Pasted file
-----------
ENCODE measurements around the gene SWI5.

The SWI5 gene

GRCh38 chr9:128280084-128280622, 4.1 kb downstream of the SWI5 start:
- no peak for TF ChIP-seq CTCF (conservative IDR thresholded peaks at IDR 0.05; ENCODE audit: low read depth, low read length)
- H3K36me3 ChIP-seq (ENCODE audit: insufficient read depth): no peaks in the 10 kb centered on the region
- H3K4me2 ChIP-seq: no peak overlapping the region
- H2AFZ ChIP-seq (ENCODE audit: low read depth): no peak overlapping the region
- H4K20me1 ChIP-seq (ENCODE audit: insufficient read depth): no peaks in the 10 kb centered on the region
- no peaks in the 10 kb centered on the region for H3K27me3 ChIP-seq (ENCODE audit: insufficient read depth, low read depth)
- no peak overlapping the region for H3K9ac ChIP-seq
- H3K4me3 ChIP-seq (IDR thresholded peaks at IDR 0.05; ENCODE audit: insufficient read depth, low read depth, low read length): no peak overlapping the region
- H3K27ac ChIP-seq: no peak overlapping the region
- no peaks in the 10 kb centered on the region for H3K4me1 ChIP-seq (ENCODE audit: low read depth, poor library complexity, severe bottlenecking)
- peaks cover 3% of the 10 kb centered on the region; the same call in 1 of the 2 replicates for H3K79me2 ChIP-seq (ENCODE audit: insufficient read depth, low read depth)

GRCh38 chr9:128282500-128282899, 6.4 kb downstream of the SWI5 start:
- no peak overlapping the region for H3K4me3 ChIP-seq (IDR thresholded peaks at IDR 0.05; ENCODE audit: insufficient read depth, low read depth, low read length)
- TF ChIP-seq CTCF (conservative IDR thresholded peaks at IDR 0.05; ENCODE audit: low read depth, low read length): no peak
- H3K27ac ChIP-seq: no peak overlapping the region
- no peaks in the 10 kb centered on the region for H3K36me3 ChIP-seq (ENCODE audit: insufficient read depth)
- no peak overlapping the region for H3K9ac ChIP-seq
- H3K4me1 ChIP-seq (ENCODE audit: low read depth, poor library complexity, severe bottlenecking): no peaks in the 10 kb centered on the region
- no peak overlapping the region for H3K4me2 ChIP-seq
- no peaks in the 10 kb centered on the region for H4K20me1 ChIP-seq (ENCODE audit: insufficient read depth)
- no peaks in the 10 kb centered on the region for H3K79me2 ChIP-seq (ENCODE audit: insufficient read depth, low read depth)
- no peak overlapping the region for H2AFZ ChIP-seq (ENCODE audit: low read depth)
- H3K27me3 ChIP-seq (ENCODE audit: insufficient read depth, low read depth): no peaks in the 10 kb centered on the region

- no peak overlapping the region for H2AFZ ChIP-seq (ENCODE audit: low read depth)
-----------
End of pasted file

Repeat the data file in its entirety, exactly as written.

ENCODE measurements around the gene SWI5.

The SWI5 gene

GRCh38 chr9:128280084-128280622, 4.1 kb downstream of the SWI5 start:
- no peak for TF ChIP-seq CTCF (conservative IDR thresholded peaks at IDR 0.05; ENCODE audit: low read depth, low read length)
- H3K36me3 ChIP-seq (ENCODE audit: insufficient read depth): no peaks in the 10 kb centered on the region
- H3K4me2 ChIP-seq: no peak overlapping the region
- H2AFZ ChIP-seq (ENCODE audit: low read depth): no peak overlapping the region
- H4K20me1 ChIP-seq (ENCODE audit: insufficient read depth): no peaks in the 10 kb centered on the region
- no peaks in the 10 kb centered on the region for H3K27me3 ChIP-seq (ENCODE audit: insufficient read depth, low read depth)
- no peak overlapping the region for H3K9ac ChIP-seq
- H3K4me3 ChIP-seq (IDR thresholded peaks at IDR 0.05; ENCODE audit: insufficient read depth, low read depth, low read length): no peak overlapping the region
- H3K27ac ChIP-seq: no peak overlapping the region
- no peaks in the 10 kb centered on the region for H3K4me1 ChIP-seq (ENCODE audit: low read depth, poor library complexity, severe bottlenecking)
- peaks cover 3% of the 10 kb centered on the region; the same call in 1 of the 2 replicates for H3K79me2 ChIP-seq (ENCODE audit: insufficient read depth, low read depth)

GRCh38 chr9:128282500-128282899, 6.4 kb downstream of the SWI5 start:
- no peak overlapping the region for H3K4me3 ChIP-seq (IDR thresholded peaks at IDR 0.05; ENCODE audit: insufficient read depth, low read depth, low read length)
- TF ChIP-seq CTCF (conservative IDR thresholded peaks at IDR 0.05; ENCODE audit: low read depth, low read length): no peak
- H3K27ac ChIP-seq: no peak overlapping the region
- no peaks in the 10 kb centered on the region for H3K36me3 ChIP-seq (ENCODE audit: insufficient read depth)
- no peak overlapping the region for H3K9ac ChIP-seq
- H3K4me1 ChIP-seq (ENCODE audit: low read depth, poor library complexity, severe bottlenecking): no peaks in the 10 kb centered on the region
- no peak overlapping the region for H3K4me2 ChIP-seq
- no peaks in the 10 kb centered on the region for H4K20me1 ChIP-seq (ENCODE audit: insufficient read depth)
- no peaks in the 10 kb centered on the region for H3K79me2 ChIP-seq (ENCODE audit: insufficient read depth, low read depth)
- no peak overlapping the region for H2AFZ ChIP-seq (ENCODE audit: low read depth)
- H3K27me3 ChIP-seq (ENCODE audit: insufficient read depth, low read depth): no peaks in the 10 kb centered on the region

- no peak overlapping the region for H2AFZ ChIP-seq (ENCODE audit: low read depth)